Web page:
Singapore’s ‘sandwiched middle class’ enjoy health perks
SINGAPORE // Tucked away in one of the poorest parts of Singapore is the Manhattan Medical Centre – a 52-square-metre private general practice that is nearly always a hive of activity.
More than half the patients who come here are above the age of 50, and they typically come from the lower to middle-income households in the nearby Jalan Kukoh neighbourhood.
Considered the so-called “sandwiched middle class”, they make up about 60 per cent of the population, and are neither rich enough to be unconcerned about costs nor poor enough to be eligible for full subsidies. They have been the target of a slew of healthcare benefits released by the government since 2012.
“In the past, for me as a GP clinic in the ‘slum’ of Singapore, I was already charging very low rates,” said Dr Goh Wei Leong, 57, who has been running Manhattan Medical Centre for 30 years.
“Now the actual cost to the patient is even lower. The patient pays less because of the government subsidies.”
Dr Goh’s clinic is one of about 1,500 privately owned clinics in Singapore which provide primary healthcare to about 80 per cent of the population. The remaining 20 per cent go to government-run clinics known as polyclinics which charge less.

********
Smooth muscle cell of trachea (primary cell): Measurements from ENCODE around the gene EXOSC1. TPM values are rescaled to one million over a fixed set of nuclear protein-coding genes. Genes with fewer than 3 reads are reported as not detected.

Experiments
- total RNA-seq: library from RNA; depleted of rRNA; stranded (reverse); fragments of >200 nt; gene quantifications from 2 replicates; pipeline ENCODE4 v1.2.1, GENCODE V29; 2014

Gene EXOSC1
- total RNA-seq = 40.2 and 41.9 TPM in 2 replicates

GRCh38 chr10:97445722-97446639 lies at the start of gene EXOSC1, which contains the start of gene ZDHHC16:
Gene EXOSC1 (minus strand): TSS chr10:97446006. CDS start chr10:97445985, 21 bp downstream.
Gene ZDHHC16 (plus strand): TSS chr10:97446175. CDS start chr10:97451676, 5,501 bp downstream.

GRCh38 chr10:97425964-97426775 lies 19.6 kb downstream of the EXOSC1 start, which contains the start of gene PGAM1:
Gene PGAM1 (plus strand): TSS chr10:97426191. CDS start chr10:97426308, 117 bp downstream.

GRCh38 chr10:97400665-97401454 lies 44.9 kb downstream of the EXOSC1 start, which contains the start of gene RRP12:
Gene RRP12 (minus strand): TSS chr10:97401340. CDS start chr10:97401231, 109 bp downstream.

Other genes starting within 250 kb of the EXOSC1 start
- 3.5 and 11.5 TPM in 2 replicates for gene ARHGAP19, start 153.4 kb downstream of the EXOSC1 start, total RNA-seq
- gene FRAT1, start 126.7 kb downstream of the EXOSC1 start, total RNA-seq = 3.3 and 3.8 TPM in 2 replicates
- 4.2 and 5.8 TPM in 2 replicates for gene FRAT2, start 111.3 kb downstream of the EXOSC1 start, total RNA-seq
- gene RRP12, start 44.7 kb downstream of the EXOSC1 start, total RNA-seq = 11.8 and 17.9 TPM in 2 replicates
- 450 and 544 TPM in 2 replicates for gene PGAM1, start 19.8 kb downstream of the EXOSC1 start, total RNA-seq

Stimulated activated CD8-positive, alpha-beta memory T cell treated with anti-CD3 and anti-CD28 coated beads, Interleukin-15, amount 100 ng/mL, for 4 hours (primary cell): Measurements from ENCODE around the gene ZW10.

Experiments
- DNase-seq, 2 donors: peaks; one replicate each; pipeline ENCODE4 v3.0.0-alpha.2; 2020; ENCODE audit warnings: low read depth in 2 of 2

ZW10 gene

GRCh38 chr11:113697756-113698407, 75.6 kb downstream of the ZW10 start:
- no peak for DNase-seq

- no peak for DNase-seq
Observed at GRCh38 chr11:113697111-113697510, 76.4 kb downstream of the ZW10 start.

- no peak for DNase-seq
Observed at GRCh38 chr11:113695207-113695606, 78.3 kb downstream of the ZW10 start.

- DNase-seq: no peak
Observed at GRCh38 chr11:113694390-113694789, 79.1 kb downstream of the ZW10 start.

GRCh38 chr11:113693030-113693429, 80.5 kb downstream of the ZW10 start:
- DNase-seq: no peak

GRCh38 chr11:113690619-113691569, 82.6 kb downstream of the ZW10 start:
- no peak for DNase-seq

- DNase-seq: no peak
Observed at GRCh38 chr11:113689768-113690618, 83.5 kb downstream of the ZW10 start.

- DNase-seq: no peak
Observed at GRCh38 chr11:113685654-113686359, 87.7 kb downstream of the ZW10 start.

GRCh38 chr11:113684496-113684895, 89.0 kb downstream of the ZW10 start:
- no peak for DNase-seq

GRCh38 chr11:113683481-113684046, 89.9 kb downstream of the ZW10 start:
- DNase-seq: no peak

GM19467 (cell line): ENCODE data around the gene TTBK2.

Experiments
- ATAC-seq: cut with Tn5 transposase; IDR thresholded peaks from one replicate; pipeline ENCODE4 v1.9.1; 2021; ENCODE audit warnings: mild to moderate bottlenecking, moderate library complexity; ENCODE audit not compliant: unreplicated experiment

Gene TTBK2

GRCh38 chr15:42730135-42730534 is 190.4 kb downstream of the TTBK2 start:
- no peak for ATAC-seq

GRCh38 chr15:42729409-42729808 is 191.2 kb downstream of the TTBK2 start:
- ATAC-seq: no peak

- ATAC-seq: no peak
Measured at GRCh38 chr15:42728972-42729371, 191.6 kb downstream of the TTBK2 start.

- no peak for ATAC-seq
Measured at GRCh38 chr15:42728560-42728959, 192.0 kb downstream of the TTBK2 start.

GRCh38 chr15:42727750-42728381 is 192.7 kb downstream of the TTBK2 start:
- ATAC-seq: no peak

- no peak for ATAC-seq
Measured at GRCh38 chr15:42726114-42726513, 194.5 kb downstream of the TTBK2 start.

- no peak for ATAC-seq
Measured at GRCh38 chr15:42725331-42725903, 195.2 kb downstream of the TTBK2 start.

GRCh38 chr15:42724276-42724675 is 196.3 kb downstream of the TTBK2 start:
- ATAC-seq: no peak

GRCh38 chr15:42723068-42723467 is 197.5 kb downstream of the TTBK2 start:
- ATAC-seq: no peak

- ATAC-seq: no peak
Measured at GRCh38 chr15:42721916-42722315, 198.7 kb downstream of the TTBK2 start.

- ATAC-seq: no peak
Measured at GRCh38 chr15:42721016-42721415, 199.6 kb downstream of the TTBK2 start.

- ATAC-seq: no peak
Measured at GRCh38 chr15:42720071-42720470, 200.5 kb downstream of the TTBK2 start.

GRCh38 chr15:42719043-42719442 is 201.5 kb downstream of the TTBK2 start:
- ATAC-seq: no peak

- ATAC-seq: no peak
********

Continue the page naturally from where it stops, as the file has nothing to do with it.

“The polyclinics were bursting,” said Dr Goh.
What the new subsidies did was encourage more polyclinic patients to switch to private clinics.
At government hospitals, patients can choose non-subsidised treatment, known as private care, or varying levels of subsidised care. The treatments and medicines are the same but amenities and costs differ.
Sheralyn Ong, 42, chose subsidised care at the government-owned National University Hospital when she discovered she had breast cancer three years ago.
“I think medical expenses are totally exorbitant if you go the private route but if you go the subsidised route, a lot of consultations and medications and treatments are subsidised quite well by the government,” said the financial analyst. Ms Ong was cleared of cancer after 10 months of radiotherapy and chemotherapy, and did not have to pay anything as her employer’s medical insurance covered the remaining costs not covered by subsidies.
“I have no complaints about Singapore health care,” she said.
But not everyone agrees.
“Singapore is very expensive,” said a 50-year-old Singaporean taxi driver who did not want to be named. “If I get warded in hospital, that is going to be very expensive.”
Singapore Health Care
Updated: January 23, 2017 04:00 AM